Shops should ensure they have carefully thought-out security plans in place for the Black Friday sales later this month, police have warned.
Last year scuffles broke out at a number of stores across the UK as huge crowds grappled for cut-price televisions and other big-ticket items.
Officers will attend shops where necessary, but should be considered as "a last resort" the National Police Chiefs' Council (NPCC) said in a letter to retailers reported by the Telegraph.
Last year's chaos around the event prompted Sir Peter Fahy, Chief Constable of Greater Manchester Police, to condemn lax security arrangements in place to cope with the huge crowds.
Now deputy chief constable Sue Fish, of NPCC's Business and Retail Crime unit, has warned sales should be appropriately staffed and said police are not a substitute for in-store security.
"The police will intervene if necessary to protect public order and safety," she said.
"But we should be the service of last resort, not a substitute for carefully-considered in-store security plans.
"Having to deploy officers to deal with the fallout of highly-marketed but under-staffed sales in shops diverts valuable resources from other areas of policing and is in most cases avoidable through advance planning."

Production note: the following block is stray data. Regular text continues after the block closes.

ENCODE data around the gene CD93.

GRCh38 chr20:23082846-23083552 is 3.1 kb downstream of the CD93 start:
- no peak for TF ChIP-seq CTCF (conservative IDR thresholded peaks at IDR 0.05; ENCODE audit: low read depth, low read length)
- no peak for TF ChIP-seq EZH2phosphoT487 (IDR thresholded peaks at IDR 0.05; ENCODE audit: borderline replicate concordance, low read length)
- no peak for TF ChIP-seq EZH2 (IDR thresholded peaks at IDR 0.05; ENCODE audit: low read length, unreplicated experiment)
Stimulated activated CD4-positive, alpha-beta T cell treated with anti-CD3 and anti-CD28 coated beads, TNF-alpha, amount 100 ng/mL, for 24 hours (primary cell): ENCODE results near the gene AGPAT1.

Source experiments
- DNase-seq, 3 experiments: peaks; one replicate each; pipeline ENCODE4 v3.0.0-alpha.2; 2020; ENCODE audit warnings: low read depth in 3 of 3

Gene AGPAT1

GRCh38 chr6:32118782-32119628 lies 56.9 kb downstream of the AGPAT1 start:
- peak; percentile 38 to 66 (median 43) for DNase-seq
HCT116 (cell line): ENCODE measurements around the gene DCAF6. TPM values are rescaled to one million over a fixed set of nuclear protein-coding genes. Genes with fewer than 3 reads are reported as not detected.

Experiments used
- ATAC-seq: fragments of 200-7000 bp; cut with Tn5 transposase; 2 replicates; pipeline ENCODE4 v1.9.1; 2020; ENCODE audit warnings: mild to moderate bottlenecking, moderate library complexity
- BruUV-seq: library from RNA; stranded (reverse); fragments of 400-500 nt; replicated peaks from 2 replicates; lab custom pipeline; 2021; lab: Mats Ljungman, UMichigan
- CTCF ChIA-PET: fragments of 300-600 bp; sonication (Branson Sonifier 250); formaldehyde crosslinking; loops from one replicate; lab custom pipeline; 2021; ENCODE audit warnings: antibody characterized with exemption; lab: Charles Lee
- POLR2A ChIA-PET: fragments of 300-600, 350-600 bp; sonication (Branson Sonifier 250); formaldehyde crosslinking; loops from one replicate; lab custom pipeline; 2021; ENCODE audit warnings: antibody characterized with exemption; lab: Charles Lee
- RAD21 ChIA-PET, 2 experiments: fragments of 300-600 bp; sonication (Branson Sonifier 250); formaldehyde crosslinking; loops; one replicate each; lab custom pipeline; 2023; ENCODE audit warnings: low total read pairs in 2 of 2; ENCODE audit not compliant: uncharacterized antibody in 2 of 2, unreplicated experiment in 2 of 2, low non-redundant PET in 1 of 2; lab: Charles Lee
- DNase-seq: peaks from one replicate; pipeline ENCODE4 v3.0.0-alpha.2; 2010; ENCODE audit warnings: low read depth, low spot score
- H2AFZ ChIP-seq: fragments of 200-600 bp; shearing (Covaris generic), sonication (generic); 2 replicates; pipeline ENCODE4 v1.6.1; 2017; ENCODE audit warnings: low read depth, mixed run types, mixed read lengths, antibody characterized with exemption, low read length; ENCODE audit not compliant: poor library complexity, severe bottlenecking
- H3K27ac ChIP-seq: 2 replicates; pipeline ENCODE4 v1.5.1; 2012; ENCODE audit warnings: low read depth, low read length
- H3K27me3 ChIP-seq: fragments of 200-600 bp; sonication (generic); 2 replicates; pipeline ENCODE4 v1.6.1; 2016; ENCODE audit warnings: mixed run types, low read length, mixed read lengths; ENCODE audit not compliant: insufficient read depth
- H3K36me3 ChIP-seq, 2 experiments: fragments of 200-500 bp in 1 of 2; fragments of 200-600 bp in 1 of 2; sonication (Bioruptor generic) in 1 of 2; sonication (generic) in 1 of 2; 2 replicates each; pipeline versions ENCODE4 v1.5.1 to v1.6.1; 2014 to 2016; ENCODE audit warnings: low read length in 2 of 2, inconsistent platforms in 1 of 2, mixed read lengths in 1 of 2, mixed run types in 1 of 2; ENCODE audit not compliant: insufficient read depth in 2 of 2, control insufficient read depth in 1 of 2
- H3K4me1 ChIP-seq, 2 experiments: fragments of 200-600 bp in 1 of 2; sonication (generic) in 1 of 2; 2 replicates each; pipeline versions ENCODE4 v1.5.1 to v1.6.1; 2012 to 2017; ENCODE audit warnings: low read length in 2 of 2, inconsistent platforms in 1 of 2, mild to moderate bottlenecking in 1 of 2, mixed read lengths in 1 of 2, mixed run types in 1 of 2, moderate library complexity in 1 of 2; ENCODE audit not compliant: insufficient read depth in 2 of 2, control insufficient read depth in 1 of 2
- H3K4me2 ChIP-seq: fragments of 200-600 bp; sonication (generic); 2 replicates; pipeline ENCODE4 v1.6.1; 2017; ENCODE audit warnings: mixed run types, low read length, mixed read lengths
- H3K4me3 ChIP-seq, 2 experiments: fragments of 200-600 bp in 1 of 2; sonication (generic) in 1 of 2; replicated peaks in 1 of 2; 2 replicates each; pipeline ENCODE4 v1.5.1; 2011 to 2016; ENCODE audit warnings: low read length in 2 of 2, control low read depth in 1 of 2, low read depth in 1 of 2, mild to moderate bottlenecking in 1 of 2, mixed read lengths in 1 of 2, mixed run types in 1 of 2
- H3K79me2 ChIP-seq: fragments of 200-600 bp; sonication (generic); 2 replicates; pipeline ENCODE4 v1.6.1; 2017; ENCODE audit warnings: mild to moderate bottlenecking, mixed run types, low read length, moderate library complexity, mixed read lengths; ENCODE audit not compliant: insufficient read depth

Ms Fish also suggested the event could be extended over a number of days rather than packed into a one-day bonanza.
Asda, owned by American company Walmart and credited with bringing Black Friday to the UK in 2013, announced on Tuesday it will not be part of the sales event this year, which takes place on November 27.
The retailer claimed shopper fatigue had set in around flash sales, and said people prefer deals on products that affect their everyday lives, such as Christmas food and drink and household basics.
Both John Lewis and Tesco have confirmed they will hold Black Friday events this year, with the latter insisting it has put security measures in place to ensure the event runs smoothly.